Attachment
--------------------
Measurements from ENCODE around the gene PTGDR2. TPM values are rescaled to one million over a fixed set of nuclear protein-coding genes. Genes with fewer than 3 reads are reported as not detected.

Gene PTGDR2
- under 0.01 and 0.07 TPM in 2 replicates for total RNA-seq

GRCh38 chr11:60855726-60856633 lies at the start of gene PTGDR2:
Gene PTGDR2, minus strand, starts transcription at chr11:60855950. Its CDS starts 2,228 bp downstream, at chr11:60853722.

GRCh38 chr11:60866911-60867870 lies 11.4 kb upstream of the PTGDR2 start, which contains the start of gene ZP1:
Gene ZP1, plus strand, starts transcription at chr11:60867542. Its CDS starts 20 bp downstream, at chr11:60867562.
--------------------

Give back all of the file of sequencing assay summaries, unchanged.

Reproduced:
Measurements from ENCODE around the gene PTGDR2. TPM values are rescaled to one million over a fixed set of nuclear protein-coding genes. Genes with fewer than 3 reads are reported as not detected.

Gene PTGDR2
- under 0.01 and 0.07 TPM in 2 replicates for total RNA-seq

GRCh38 chr11:60855726-60856633 lies at the start of gene PTGDR2:
Gene PTGDR2, minus strand, starts transcription at chr11:60855950. Its CDS starts 2,228 bp downstream, at chr11:60853722.

GRCh38 chr11:60866911-60867870 lies 11.4 kb upstream of the PTGDR2 start, which contains the start of gene ZP1:
Gene ZP1, plus strand, starts transcription at chr11:60867542. Its CDS starts 20 bp downstream, at chr11:60867562.